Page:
Insurmountable difficulties in recruiting

By 2021 the UK will need 11,500 seasonal workers to manage and harvest an orchard-grown fruit crop of 322,000 tonnes, according to a report into the industry’s post-Brexit labour requirements launched at this year’s National Fruit Show. With the report noting that growers face ‘insurmountable difficulties’ in recruiting UK workers, the sector can only look towards the government for action.

“It is no use waiting until March 2019 when we leave the EU to see what happens,” said Steven Munday from English Apples and Pears who commissioned the independent study. “September 2018 is the deadline for a seasonal workers scheme to be in place. Without this the consequence for growers, consumers and the environment will be devastating.”

With the NFU now tracking labour shortages monthly, September’s figures demonstrated that one third (29.3%) of labour needed in the sector wasn’t available and while unemployment is at a record low (4.3% in the UK) there is labour shortage the industry has never seen before.

As every other country in Europe has a source of non-EU labour to help pick, pack and harvest fruit and veg, the UK is also at a competitive disadvantage when sourcing workers. Speaking at the pre-show conference, Ali Capper, NFU horticultural board chair, stated that politicians must make a decision on a seasonal agricultural workers’ scheme this side of Christmas if the industry is going to avoid a catastrophe.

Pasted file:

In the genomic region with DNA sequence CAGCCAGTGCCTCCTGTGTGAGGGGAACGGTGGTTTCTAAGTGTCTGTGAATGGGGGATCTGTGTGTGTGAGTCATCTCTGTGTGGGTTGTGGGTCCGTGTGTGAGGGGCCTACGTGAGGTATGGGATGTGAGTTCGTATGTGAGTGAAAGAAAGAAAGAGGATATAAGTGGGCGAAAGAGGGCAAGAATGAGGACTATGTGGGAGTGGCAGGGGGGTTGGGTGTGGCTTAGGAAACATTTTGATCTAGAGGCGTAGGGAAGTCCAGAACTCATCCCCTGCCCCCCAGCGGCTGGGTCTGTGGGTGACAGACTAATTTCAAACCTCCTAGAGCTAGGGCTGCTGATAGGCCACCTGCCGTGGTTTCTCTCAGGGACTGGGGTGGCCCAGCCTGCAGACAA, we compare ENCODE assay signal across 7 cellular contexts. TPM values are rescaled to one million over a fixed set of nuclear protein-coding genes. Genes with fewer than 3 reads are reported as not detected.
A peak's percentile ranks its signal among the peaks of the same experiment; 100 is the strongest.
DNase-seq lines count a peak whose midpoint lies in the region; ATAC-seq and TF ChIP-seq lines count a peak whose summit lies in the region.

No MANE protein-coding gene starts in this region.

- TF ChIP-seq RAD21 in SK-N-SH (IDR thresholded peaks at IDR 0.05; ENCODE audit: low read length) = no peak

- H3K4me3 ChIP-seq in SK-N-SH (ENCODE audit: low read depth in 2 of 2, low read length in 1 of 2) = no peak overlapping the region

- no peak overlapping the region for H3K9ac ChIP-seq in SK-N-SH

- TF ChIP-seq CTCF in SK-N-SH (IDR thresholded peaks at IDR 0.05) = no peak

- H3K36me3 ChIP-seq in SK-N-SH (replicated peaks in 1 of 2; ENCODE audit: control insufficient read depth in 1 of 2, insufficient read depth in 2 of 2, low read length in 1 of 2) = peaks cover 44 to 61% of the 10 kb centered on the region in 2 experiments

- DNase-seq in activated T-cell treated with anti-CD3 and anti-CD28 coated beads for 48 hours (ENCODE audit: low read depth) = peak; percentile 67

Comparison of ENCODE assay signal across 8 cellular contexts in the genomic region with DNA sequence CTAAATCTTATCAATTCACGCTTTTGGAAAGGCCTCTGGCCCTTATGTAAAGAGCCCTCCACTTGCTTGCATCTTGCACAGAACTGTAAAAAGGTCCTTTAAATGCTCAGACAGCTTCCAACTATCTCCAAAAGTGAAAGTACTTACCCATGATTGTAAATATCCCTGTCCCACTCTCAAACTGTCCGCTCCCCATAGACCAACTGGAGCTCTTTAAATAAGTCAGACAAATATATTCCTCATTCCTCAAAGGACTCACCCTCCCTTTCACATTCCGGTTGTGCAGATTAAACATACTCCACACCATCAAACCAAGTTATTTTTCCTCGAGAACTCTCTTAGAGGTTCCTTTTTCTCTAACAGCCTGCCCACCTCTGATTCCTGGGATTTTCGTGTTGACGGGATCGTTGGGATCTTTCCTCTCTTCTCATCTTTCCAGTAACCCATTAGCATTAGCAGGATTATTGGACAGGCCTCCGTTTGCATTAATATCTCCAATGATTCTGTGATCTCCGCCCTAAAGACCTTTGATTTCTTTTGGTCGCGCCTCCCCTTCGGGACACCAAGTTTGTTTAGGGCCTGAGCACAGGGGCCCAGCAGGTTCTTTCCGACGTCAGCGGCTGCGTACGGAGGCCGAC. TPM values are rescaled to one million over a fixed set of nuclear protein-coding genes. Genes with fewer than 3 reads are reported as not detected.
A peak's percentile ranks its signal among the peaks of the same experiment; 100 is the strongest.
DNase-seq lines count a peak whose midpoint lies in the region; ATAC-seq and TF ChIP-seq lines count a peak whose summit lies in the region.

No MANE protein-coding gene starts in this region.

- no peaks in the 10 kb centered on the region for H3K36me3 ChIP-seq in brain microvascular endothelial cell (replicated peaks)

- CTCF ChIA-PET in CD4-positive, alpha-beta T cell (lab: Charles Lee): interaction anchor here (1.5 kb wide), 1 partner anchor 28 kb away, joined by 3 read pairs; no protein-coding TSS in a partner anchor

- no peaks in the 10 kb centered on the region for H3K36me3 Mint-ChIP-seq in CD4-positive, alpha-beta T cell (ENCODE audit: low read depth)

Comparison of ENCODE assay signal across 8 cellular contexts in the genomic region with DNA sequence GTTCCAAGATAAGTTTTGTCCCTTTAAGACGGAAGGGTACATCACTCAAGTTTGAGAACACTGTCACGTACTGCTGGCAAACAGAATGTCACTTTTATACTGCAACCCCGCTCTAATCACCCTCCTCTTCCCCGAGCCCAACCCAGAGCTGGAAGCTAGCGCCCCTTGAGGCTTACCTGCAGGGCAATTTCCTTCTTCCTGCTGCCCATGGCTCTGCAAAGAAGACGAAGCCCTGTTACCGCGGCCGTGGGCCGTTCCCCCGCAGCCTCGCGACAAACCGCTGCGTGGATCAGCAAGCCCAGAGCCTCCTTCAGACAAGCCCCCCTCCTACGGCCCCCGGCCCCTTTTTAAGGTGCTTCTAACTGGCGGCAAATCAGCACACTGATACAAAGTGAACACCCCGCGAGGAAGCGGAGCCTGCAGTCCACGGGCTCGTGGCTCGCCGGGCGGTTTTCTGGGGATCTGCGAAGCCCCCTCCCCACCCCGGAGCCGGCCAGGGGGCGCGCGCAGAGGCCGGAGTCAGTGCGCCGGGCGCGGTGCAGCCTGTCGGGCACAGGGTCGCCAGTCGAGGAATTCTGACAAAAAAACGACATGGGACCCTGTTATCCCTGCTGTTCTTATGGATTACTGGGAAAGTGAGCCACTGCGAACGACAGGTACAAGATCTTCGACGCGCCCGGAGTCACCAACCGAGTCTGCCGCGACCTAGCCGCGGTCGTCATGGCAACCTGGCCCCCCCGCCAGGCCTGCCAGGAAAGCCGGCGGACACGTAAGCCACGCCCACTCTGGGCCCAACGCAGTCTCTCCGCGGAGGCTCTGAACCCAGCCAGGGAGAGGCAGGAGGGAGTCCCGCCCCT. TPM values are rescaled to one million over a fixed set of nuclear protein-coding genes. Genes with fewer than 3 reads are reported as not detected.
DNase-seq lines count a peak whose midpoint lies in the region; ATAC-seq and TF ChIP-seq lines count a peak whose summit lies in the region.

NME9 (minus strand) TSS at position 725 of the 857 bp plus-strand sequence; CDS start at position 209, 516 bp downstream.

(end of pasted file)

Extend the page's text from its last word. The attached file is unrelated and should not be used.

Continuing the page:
“Depending on who you speak to it will take between three to five months to get a scheme up and running,” said Mrs Capper. “The government has got to implement a new scheme for May 2018 and beyond enabling the labour shortfall to be propped up by a non-EU seasonal agricultural workers scheme. It doesn’t matter what the trade deal is if we haven’t got the labour to pick and pack our crop.”

Having a direct link to the workers, the recruitment sector is also echoing these sentiments with Douglas Amesz, managing director AG Recruitment saying: “The government need to start the process of giving us access to labour outside of the EU before spring. Should they wait until next summer we will not be able to respond quickly enough to bring people from outside the EU into the country until 2020.”

According to Mr Amesz the prospect of recruiting local people to fulfil these jobs is ‘quite frankly nonsense’ and with today’s industry demands there are ‘no western countries relying on local labour’ and looking towards home grown workers is ‘an excuse the government uses to temporarily brush the problem under the carpet’.

With a decision urgently required, show president, Michael Jack, encouraged growers to have eye-to-eye contact with their local MPs to enhance the pressure.

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